Growing ecotourism means thinking regionally

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From the City

By Lee Einer

The historical buildings in Las Vegas, N.M., are a treasure, to be sure, and are much talked about.

What we don’t talk about often is the natural treasures we have beneath our feet.
We should, because we need to value and preserve these treasures.

We also need to share them. Eco-tourism is a growing economic sector, and one that provides jobs and revenue with minimal environmental impact.
This region is an ecotone: an intersection of sorts between two dissimilar ecosystems, in this case the forests of the Sangre de Cristos and the grasslands of the Great Plains. Ecotones frequently display species diversity greater than either parent ecosystem.

The Sangre de Cristo region was recently declared an “Important Plant Area” by the State of New Mexico, and given the highest rating for plant species diversity. New Mexico is home to over 200 rare and endangered plant species, over a hundred of them found exclusively in New Mexico.

One rare plant species that calls this area home exists only along a two-mile stretch of a single canyon in San Miguel County.

It’s not just our native plants that put us on the map. This area is also prime for birdwatchers.

A few miles east of town, the Las Vegas National Wildlife Refuge is home to a wide variety of birds, some migratory waterfowl, others year-round residents. Over 270 bird species have been sighted here.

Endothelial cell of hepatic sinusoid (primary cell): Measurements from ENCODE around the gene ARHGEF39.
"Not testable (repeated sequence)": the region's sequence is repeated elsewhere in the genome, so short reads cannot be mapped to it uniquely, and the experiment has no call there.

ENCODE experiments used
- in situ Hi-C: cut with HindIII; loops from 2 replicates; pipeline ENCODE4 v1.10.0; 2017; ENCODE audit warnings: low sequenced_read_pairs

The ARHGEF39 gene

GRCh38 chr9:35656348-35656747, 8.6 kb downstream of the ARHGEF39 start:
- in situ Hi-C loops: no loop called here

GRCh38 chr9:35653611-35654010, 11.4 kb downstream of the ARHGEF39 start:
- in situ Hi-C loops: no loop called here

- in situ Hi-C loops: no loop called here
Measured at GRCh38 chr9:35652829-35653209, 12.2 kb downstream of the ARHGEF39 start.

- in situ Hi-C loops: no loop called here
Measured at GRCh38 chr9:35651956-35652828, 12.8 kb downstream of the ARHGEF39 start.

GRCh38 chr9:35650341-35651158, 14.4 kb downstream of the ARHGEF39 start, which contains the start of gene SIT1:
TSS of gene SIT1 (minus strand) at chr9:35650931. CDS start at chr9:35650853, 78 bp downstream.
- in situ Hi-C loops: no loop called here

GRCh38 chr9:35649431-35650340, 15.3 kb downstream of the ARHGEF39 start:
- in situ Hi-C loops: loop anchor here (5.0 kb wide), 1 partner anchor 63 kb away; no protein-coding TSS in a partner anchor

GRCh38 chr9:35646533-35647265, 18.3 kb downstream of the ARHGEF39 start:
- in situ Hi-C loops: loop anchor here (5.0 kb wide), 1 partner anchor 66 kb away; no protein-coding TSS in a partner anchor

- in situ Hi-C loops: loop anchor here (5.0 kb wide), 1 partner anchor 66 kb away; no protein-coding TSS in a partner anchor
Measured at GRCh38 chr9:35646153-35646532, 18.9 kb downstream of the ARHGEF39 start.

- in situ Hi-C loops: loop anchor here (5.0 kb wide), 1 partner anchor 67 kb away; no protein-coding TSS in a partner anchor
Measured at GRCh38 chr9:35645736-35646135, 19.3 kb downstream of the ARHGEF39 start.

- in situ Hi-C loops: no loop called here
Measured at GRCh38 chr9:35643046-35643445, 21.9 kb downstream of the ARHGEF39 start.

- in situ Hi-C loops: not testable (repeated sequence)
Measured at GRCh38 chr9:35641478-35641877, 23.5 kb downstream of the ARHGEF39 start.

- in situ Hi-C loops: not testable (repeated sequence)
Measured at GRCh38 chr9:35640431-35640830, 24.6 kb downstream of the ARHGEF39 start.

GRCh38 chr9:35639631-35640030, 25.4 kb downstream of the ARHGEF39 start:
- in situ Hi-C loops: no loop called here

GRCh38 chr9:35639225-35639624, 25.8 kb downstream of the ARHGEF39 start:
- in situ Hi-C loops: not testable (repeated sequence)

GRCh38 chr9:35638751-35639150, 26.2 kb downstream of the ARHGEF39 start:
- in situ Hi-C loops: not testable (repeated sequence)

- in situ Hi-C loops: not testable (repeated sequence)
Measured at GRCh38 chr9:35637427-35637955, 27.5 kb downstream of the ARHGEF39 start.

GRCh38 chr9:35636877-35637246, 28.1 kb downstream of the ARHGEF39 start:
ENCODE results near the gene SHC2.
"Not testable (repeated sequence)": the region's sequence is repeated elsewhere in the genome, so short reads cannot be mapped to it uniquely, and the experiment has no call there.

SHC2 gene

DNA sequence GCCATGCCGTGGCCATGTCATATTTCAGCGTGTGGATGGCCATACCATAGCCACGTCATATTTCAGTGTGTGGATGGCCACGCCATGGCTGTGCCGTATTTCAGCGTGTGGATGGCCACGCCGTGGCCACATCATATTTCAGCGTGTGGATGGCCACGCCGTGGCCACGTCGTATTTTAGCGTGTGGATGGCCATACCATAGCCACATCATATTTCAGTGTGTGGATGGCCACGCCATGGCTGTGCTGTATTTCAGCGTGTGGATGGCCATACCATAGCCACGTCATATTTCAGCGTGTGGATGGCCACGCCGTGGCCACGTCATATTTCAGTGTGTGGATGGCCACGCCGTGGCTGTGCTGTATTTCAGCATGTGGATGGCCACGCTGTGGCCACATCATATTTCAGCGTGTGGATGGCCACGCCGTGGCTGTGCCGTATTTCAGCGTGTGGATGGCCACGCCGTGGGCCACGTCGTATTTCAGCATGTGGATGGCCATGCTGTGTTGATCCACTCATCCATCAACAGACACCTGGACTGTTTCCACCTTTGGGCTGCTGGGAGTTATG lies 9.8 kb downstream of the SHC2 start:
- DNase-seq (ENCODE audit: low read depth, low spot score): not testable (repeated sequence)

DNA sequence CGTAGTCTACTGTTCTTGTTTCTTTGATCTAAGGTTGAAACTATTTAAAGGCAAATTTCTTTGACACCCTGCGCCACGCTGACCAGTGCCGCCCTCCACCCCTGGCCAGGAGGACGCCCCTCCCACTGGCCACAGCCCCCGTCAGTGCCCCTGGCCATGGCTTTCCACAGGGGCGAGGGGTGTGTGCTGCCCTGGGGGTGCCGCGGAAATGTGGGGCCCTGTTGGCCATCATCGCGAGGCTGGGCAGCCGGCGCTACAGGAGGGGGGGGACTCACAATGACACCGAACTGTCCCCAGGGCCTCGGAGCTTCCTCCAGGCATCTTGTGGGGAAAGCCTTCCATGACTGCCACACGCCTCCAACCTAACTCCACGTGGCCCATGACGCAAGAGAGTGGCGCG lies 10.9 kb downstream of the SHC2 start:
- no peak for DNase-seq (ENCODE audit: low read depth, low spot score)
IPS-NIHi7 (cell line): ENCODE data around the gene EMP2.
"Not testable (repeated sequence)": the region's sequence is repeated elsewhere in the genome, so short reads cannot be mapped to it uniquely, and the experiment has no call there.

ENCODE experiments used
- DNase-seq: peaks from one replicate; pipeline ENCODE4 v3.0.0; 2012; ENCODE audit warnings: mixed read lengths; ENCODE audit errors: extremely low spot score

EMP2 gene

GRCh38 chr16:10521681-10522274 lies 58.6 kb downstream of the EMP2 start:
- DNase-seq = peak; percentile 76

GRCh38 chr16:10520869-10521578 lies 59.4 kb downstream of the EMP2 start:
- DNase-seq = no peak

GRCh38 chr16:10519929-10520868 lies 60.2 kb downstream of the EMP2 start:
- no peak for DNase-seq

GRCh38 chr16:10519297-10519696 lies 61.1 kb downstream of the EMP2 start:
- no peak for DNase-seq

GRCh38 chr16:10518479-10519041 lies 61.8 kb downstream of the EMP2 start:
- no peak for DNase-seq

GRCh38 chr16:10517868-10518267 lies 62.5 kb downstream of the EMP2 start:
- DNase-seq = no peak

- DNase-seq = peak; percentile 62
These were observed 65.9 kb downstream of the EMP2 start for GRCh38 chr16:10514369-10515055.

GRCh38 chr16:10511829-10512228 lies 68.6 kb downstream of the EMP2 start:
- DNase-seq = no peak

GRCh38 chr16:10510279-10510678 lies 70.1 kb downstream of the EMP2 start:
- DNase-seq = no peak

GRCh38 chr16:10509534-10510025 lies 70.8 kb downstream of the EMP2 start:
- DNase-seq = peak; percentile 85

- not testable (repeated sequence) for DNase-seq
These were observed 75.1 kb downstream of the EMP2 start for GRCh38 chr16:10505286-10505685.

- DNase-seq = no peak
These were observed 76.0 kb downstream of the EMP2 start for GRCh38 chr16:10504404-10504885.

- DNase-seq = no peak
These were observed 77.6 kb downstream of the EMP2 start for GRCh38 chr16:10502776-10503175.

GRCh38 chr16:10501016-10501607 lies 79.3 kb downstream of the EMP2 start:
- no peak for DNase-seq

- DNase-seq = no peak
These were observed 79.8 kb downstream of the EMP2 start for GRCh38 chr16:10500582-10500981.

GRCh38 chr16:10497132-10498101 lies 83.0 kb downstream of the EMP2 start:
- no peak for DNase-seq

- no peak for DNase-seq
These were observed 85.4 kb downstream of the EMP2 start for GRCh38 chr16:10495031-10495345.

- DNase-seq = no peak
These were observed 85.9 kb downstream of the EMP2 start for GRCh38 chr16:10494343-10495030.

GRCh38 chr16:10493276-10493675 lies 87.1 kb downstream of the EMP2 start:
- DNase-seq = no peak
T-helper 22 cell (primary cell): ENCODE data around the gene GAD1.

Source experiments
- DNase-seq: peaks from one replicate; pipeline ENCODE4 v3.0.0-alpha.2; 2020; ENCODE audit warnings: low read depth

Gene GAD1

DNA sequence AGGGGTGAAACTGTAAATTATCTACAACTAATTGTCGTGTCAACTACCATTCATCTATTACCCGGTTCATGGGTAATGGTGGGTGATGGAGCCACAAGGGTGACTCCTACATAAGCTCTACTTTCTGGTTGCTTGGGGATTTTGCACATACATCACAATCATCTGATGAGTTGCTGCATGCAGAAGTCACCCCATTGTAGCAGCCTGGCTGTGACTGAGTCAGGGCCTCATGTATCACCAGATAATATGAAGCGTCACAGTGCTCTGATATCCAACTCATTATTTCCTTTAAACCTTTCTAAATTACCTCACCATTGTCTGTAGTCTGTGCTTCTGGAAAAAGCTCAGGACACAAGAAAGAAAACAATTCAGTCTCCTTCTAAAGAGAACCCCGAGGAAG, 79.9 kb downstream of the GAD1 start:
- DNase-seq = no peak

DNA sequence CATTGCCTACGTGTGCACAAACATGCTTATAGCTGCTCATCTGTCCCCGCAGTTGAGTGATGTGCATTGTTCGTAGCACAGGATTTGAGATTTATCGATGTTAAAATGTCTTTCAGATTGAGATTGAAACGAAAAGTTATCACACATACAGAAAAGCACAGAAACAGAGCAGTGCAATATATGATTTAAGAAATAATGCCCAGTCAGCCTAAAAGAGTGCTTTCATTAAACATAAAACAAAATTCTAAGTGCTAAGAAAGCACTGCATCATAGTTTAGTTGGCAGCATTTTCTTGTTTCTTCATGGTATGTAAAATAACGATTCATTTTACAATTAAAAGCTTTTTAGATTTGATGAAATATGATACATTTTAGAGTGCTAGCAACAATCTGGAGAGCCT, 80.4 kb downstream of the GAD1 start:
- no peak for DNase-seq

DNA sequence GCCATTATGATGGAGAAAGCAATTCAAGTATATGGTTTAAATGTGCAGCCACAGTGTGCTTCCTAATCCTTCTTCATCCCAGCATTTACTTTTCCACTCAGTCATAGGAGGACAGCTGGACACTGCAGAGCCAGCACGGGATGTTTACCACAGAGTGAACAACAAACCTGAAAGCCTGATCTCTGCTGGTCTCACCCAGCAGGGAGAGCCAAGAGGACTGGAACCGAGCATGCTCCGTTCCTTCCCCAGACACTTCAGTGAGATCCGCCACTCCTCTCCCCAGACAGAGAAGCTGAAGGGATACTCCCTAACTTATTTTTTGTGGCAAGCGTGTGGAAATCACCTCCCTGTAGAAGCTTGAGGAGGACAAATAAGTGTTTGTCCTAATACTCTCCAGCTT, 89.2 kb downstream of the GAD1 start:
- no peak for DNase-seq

The LVNWR includes a visitor center and several nature trails. The refuge staff holds regular educational events, open to the public.
Slightly north of Las Vegas, the Ruby Ranch plays host to a variety of migratory waterfowl, some as rare as Sabine’s gull and the red phalarope. A variety of raptors — including the bald eagle — can also be seen here.
Both the LVNWR and Ruby Ranch are on the Audubon Society’s list of Important Bird Areas.
The Sabinoso Wilderness is not (yet) on the list of Important Bird Areas, but this may be because it has only recently been opened to the public.

Birders visiting the Sabinoso can help by documenting the variety of bird species in this rugged and unspoiled wilderness area.
Roughly 40 miles from Las Vegas, the Sabinoso has a great deal of habitat diversity, from forest to cliffs, canyon and riparian bottomlands.
Species already sighted here include the red-tailed hawk, American kestrel, western scrub-jay, pine siskin, juniper titmouse, mourning dove, lesser goldfinch, savannah sparrow, chipping sparrow, mountain chickadee, Bewick’s wren, broad-tailed hummingbird, white-breasted nuthatch, pinion jay, Virginia warbler, hairy woodpecker, white-throated swift, gray flycatcher, bushtit, and turkey vulture.
I’m glad to report that the city’s marketing efforts are now encompassing nature-based tourism activities, and that we have pages on our visitlasvegasnm.com site promoting the Sabinoso Wilderness, Hermit’s Peak, and other local outdoor trails and destinations.
San Miguel County Commission Chair Rock Ulibarri has been working with Arturo Sandoval of the Center for Southwest Culture to establish an ecotourism cooperative in the Gallinas Canyon. That business is expected to launch in the summer of 2018.

Lee Einer is the city of Las Vegas’ public information officer. He may be reached by email at leiner@lasvegasnm.gov.